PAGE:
"Healthy behavior. Everyone. Everyday. Everyway." That's the ambitious mantra that the Center for Connected Health's spinout, HopSkipConnect has adopted as its company's mandate, according to CEO Rick Lee during a presentation here at the Wireless Life-Sciences Alliance event in La Jolla, California.
While the startup is still in a stealth mode of sorts, Lee sketched out some of the company's plans as well as its vision for connected health.
HopSkipConnect is a device agnostic connected health company that uses personal health devices (glucometer, blood pressure cuffs, pedometers, etc.) from more than 50 partner companies to move biometric information into their analytics engine. HopSkipConnect runs the data through their "black box" and applies decision rules, clinical rules engines, pattern recognition and other tools to crunch the data and report it back to end users via text message, smartphone apps, Facebook, Twitter -- or whever the user wants it, according to Lee.
One of the pedometer-based offerings Lee presented was a virtual race to see which user could "walk faster" to Los Angeles or New York City. In other words, who could log the same amount of steps that it would take to reach those destinations in the shortest amount of time.
Lee said HopSkipConnect's first client was EMC, which tested the company's blood pressure management offering back in 2008 when HSC was a part of the Center for Connected Health named SmartBeat. The program tested 404 people -- 202 were in the control group and the other half had a blood pressure cuff and a modem, an iMetrikus device, Lee said. Three times a week the 202 participants uploaded BP data to the Web and checked in on-line once a week. Only three people out of the 202 dropped out of the program. Almost 70 percent of the group demonstrated an improvement, while 55 percent brought their blood pressure into a controlled range.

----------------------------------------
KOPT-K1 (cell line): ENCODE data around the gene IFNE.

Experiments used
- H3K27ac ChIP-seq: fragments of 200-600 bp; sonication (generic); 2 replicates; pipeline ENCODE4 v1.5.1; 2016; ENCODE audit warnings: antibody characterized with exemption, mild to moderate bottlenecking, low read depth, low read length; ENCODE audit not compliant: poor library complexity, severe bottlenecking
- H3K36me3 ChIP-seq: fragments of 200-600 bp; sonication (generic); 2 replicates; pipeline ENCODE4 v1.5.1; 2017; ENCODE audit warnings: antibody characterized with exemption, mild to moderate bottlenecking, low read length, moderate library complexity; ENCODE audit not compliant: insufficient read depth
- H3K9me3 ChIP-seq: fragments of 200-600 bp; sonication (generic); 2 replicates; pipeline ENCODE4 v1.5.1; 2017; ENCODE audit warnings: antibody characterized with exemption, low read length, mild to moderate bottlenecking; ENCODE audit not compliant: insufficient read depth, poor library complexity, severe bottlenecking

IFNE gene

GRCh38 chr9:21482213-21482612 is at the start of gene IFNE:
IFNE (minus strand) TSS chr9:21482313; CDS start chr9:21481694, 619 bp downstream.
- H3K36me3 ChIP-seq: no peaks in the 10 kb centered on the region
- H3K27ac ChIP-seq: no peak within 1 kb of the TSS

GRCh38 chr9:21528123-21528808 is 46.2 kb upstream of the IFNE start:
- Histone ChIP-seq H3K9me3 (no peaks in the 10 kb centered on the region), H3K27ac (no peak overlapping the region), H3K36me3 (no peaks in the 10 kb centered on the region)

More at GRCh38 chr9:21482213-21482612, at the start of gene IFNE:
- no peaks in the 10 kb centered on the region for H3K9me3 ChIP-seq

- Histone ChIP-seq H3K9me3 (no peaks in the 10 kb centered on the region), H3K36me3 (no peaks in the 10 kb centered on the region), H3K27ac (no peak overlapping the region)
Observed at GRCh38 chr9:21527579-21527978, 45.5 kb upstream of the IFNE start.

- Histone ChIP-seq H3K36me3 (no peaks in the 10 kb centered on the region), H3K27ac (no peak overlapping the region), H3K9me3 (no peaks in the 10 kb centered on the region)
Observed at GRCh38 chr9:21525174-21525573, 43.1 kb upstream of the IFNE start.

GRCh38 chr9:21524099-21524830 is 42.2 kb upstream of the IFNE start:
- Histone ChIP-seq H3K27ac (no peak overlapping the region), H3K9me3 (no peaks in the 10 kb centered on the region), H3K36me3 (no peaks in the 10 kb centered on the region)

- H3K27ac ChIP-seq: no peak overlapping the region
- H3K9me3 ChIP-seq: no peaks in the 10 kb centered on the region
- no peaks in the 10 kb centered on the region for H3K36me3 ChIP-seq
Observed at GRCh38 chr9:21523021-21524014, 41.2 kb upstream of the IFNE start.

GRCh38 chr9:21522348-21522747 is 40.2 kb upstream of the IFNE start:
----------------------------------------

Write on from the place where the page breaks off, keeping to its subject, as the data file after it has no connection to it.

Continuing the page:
EMC calculated the ROI on the program as 3 to 1, so they decided to roll it out nationwide to its employees, which it is doing with HopSkipConnect today.
Overall, HSC has worked with 1,500 users for the blood pressure program as well as programs that tracked blood glucose levels through connected meters and activity via pedometers.
Lee made it clear that HopSkipConnect had no plans to get into "the hardware game" since it is not in the business of going through the FDA. The startup's primary customers are employers, Lee said, however they want to be in the consumer space. Afterall, Lee said, consumers value their own health more than insurance providers or employers do. HSC is currently raising about $5 million in venture capital funding.